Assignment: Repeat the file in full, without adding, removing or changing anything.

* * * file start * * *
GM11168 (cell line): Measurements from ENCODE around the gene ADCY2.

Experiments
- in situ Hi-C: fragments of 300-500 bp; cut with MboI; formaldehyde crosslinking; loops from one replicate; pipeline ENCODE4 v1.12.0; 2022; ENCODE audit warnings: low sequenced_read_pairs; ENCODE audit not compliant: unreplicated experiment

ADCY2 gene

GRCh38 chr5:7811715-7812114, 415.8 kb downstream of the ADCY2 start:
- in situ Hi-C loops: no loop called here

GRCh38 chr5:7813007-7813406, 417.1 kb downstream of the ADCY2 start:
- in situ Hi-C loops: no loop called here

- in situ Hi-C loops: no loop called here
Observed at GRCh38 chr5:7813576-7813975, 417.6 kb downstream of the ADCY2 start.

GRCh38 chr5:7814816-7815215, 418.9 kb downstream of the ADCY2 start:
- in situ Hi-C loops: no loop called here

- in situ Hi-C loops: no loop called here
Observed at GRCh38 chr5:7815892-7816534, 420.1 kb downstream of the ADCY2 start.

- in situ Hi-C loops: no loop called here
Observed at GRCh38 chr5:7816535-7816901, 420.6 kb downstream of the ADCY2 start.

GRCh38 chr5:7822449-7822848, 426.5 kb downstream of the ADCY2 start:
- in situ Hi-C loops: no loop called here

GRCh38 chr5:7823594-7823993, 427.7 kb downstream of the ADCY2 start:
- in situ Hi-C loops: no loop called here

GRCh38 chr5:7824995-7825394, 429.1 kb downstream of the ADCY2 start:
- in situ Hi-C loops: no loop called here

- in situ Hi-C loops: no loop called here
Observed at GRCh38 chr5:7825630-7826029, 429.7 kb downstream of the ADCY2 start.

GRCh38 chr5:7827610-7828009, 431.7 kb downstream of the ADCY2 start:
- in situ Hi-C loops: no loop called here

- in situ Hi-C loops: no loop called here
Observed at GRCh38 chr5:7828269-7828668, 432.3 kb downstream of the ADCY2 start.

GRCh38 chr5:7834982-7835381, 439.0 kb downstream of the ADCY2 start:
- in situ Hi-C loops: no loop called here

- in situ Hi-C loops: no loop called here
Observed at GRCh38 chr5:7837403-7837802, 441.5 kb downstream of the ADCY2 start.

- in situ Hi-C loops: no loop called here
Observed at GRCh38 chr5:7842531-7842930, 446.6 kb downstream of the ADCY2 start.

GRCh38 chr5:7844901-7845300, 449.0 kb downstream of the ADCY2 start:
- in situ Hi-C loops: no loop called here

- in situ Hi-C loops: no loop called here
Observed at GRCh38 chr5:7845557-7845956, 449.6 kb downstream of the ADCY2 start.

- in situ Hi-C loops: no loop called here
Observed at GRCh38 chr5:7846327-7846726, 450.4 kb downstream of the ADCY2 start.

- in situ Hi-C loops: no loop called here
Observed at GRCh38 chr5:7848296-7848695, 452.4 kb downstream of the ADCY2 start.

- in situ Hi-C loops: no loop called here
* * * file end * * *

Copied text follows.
GM11168 (cell line): Measurements from ENCODE around the gene ADCY2.

Experiments
- in situ Hi-C: fragments of 300-500 bp; cut with MboI; formaldehyde crosslinking; loops from one replicate; pipeline ENCODE4 v1.12.0; 2022; ENCODE audit warnings: low sequenced_read_pairs; ENCODE audit not compliant: unreplicated experiment

ADCY2 gene

GRCh38 chr5:7811715-7812114, 415.8 kb downstream of the ADCY2 start:
- in situ Hi-C loops: no loop called here

GRCh38 chr5:7813007-7813406, 417.1 kb downstream of the ADCY2 start:
- in situ Hi-C loops: no loop called here

- in situ Hi-C loops: no loop called here
Observed at GRCh38 chr5:7813576-7813975, 417.6 kb downstream of the ADCY2 start.

GRCh38 chr5:7814816-7815215, 418.9 kb downstream of the ADCY2 start:
- in situ Hi-C loops: no loop called here

- in situ Hi-C loops: no loop called here
Observed at GRCh38 chr5:7815892-7816534, 420.1 kb downstream of the ADCY2 start.

- in situ Hi-C loops: no loop called here
Observed at GRCh38 chr5:7816535-7816901, 420.6 kb downstream of the ADCY2 start.

GRCh38 chr5:7822449-7822848, 426.5 kb downstream of the ADCY2 start:
- in situ Hi-C loops: no loop called here

GRCh38 chr5:7823594-7823993, 427.7 kb downstream of the ADCY2 start:
- in situ Hi-C loops: no loop called here

GRCh38 chr5:7824995-7825394, 429.1 kb downstream of the ADCY2 start:
- in situ Hi-C loops: no loop called here

- in situ Hi-C loops: no loop called here
Observed at GRCh38 chr5:7825630-7826029, 429.7 kb downstream of the ADCY2 start.

GRCh38 chr5:7827610-7828009, 431.7 kb downstream of the ADCY2 start:
- in situ Hi-C loops: no loop called here

- in situ Hi-C loops: no loop called here
Observed at GRCh38 chr5:7828269-7828668, 432.3 kb downstream of the ADCY2 start.

GRCh38 chr5:7834982-7835381, 439.0 kb downstream of the ADCY2 start:
- in situ Hi-C loops: no loop called here

- in situ Hi-C loops: no loop called here
Observed at GRCh38 chr5:7837403-7837802, 441.5 kb downstream of the ADCY2 start.

- in situ Hi-C loops: no loop called here
Observed at GRCh38 chr5:7842531-7842930, 446.6 kb downstream of the ADCY2 start.

GRCh38 chr5:7844901-7845300, 449.0 kb downstream of the ADCY2 start:
- in situ Hi-C loops: no loop called here

- in situ Hi-C loops: no loop called here
Observed at GRCh38 chr5:7845557-7845956, 449.6 kb downstream of the ADCY2 start.

- in situ Hi-C loops: no loop called here
Observed at GRCh38 chr5:7846327-7846726, 450.4 kb downstream of the ADCY2 start.

- in situ Hi-C loops: no loop called here
Observed at GRCh38 chr5:7848296-7848695, 452.4 kb downstream of the ADCY2 start.

- in situ Hi-C loops: no loop called here